College Park has sports-themed graduation

With a final fist pump and cry of "Beat Duke!" retired Maryland basketball coach Gary Williams said goodbye to graduating seniors Thursday, just before their degrees were conferred at commencement.

A tearful Williams said his players had told him this year's graduating class was great. "So I decided to go out with you," he said.

College Park students took Williams' rising fist as a cue to flip the tassels on their graduation caps.

The state's flagship university graduated 7,475 students Thursday, handing out 5,545 bachelor's degrees and 1,930 graduate degrees. They serenaded Williams with one last chant of "Gary! Gary!" as he rose to address them.

Williams slightly upstaged keynote speaker DeMaurice Smith, executive director of the NFL Players Association and a major player in the league's current labor standoff.

"We want football!" a group of students chanted as Smith took the podium.

"I want football, too!" he shouted, donning a red Terps hat before he began his speech about living with courage and a commitment to fairness.

Smith, who grew up rooting for the Terps, said he was thrilled to share the stage with Williams. In fact, he offered the coach his spot as the official commencement speaker.

Smith credited Williams with making the Comcast Center a rare place where "you can absolutely get swept up in utter delirious passion."

Change at the top of the athletic department was a theme at College Park this year and, perhaps appropriately, the commencement at Comcast carried a strong sports flavor.

Williams was a late addition to the day's program after hundreds of students drafted a Facebook petition prompting President Wallace D. Loh to ask the retired coach to speak.

"They were here for four years for our games," Williams said of the students. "It's always their university, so I'm glad President Loh said it was OK."

Though he will remain a university employee, Williams reiterated that he will cede the spotlight to successor Mark Turgeon. He implied that Thursday's public goodbye might be his last. "It was hard to put it into words," he said of his feelings during an interview after his speech. "It was probably one of the toughest speeches I've ever given."

Williams, who briefly recounted his rise from UM student to coach, told the students that his best decision was sticking with a pursuit that stirred his passions.

"If you have passion, it doesn't become a job all the time," he said. "It becomes something you want to do."

Williams' presence, just two weeks after his surprise retirement, was a reminder of the wild year in Maryland athletics. Since Loh took over in August, the university has hired a new athletic director, new football coach and Williams' replacement.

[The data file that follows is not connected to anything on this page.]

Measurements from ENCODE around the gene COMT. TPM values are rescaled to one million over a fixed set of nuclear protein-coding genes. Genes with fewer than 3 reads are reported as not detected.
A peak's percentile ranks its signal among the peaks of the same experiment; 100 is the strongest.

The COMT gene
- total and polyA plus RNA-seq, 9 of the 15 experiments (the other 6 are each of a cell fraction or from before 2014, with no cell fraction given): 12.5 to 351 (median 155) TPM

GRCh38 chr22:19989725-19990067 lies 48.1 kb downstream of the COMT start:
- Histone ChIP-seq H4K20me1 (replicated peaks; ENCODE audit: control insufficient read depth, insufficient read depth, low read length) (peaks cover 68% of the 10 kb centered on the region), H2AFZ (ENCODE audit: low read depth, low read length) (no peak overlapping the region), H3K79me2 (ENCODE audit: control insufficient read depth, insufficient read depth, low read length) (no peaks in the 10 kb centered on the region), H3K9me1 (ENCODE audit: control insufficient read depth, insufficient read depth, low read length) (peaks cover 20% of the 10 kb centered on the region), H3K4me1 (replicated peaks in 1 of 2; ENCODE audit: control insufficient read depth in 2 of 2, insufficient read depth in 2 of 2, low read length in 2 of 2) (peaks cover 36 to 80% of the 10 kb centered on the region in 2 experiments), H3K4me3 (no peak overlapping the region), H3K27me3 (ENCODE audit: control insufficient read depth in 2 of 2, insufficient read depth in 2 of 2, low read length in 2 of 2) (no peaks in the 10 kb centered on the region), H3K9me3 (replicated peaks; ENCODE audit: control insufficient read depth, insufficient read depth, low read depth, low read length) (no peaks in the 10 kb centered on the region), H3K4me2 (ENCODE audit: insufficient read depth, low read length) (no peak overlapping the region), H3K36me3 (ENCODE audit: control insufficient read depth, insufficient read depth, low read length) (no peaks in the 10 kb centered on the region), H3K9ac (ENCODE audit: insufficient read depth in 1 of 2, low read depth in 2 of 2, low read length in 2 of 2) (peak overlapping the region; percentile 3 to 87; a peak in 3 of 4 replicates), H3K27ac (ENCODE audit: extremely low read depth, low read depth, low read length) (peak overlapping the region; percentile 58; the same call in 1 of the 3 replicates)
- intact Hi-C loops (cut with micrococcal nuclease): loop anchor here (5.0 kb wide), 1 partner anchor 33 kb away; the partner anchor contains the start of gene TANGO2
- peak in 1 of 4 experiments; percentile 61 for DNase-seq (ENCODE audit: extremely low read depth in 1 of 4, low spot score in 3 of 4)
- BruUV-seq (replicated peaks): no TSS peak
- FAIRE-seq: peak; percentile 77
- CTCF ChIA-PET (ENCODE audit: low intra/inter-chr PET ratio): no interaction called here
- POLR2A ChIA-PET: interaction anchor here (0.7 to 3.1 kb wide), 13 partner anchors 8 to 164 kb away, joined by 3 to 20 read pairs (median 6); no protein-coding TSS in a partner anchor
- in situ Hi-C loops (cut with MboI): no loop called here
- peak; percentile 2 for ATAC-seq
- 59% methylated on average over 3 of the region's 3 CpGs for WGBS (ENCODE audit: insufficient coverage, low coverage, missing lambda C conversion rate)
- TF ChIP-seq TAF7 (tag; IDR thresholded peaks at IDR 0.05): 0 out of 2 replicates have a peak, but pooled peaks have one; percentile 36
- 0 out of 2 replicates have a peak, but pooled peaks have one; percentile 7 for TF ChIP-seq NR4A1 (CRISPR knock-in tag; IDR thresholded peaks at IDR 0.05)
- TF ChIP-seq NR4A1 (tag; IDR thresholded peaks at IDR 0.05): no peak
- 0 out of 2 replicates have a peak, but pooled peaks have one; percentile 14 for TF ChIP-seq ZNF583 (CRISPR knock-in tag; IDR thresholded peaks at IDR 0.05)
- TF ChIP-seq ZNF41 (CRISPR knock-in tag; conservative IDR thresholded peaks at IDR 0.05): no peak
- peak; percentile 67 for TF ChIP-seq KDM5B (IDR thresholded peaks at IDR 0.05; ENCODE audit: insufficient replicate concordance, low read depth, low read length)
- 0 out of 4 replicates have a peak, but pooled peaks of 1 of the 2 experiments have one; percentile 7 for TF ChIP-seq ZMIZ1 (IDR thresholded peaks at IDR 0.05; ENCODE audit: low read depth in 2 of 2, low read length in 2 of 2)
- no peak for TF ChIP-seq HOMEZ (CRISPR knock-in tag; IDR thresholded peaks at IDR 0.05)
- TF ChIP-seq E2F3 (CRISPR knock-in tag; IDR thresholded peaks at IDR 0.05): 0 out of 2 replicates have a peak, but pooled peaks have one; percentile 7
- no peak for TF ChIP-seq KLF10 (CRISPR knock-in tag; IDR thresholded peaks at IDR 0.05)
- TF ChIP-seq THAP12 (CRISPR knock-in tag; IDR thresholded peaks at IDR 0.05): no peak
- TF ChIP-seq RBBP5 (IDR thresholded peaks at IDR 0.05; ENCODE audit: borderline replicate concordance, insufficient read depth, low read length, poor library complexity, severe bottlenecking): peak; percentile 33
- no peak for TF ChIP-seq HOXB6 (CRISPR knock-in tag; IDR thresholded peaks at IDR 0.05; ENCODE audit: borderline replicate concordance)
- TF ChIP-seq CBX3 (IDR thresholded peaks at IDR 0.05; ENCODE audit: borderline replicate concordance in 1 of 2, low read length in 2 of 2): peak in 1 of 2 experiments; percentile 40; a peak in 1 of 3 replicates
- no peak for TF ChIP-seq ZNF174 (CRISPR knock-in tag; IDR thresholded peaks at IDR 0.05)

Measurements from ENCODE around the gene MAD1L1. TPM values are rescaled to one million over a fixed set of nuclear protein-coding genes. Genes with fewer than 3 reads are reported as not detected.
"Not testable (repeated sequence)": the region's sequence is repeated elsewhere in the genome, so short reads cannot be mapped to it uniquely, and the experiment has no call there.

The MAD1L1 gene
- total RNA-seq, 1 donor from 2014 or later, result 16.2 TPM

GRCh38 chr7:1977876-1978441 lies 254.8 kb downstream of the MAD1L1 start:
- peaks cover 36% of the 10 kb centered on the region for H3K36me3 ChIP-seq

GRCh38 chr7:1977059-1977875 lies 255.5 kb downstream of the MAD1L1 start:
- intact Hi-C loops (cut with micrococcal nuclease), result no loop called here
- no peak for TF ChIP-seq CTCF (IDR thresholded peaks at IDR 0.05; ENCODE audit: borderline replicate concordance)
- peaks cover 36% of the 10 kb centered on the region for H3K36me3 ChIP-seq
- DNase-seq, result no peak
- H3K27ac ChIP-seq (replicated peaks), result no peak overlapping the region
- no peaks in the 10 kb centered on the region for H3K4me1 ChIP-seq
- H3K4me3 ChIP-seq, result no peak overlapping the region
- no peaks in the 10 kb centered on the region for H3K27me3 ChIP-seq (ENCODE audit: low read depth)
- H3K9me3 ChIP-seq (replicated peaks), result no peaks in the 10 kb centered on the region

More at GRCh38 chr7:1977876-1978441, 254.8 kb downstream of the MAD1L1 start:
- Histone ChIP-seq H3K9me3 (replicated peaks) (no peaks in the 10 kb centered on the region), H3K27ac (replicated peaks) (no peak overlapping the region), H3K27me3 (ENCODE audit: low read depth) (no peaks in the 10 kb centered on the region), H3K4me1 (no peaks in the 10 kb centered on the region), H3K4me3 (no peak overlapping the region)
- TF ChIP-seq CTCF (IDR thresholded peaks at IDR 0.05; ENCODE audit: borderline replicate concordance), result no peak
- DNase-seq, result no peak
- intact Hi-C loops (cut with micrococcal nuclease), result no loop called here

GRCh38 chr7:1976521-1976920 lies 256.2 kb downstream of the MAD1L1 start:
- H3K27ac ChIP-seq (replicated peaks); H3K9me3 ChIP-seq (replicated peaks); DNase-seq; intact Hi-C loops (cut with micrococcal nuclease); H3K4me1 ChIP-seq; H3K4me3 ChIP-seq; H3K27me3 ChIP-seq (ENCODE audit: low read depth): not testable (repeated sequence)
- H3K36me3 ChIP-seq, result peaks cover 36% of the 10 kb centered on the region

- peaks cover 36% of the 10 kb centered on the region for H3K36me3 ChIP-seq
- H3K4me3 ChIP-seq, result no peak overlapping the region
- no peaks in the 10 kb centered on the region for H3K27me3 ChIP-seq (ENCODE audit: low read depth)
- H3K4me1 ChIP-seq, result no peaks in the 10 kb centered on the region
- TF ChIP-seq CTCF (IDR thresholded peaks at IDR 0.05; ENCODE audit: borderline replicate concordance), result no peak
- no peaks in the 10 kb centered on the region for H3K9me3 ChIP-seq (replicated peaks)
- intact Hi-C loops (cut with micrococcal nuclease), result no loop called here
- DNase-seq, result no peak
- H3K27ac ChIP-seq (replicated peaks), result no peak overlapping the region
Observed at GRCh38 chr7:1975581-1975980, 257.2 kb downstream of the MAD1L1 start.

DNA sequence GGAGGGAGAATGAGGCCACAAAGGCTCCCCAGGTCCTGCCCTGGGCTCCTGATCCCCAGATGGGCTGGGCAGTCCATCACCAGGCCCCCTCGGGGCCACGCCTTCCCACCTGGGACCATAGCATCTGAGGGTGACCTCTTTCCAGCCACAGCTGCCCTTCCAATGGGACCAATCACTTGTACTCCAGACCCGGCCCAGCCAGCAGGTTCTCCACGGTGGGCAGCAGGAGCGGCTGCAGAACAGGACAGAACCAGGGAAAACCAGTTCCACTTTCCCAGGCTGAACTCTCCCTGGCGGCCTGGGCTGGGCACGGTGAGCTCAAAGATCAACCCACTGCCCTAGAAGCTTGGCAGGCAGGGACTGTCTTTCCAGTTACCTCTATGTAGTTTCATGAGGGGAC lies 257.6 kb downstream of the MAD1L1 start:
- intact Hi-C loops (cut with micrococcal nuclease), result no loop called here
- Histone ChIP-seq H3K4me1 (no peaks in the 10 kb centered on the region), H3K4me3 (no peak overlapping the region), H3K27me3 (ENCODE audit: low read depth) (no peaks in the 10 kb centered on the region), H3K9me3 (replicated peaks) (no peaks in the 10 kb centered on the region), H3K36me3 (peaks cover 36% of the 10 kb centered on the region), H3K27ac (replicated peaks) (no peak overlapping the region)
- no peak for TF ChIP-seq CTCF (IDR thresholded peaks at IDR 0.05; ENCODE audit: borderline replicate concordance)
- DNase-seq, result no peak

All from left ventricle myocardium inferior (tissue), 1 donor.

"I'm not sure any new president has ever had such a short honeymoon period," university system Chancellor William E. Kirwan said jokingly in his introductory remarks. "This would be enough to occupy most presidents for their full time in office."

"Maybe you'll consider giving me combat pay," Loh replied.

For all of the change at College Park, Smith has been at the center of even greater tumult as the players' lead voice in the NFL labor dispute.

Smith was a Washington trial attorney before his March 2009 election as leader of the players union. He quickly set a more aggressive tone than his predecessor, Gene Upshaw, preparing the players to take bold actions to protect their piece of the league's $9 billion in annual revenues.

"There are many who would like to myopically reduce the last few years, my leadership, into the sound bite of just getting a new contract done," Smith told the students. "But the larger decision in March of 2009 was to stand before the players and ask a simple question: 'Do we care enough about who we are and who we want to be?' … The decision to pursue and if necessary fight for what is fair is a vastly different frame of mind than simply being content with 'shut up and play.'"

He praised former Maryland football players Domonique Foxworth and Boomer Esiason for their resolve on labor issues, remembering how Esiason once sat in front of a bus to block the arrival of replacement players.

"Had they listened to all those people saying, 'You will fail,'" he said, "they lose, and we all lose."

He turned that sentiment into advice, arguing that the graduates should live boldly.

"For anyone who believes passion is cheap and futile," he told them, "I have two words for you: You suck."

With a lockout looming earlier this year, players disbanded the union so they could take the dispute to court. The owners locked players out on March 11.

On Monday, the U.S. Court of Appeals in St. Louis granted the owners a stay that allowed the lockout to continue, at least until a June 3 appeals hearing. The scheduled start of training camp is about two months away.

Smith declined to discuss the specific impact of the decision. "For the last two years, we have talked about what was on the horizon," he said. "We don't live and die, rise and fall for things that make good media sound bites. Obviously, the players want to play. Our fans want football. So do I."

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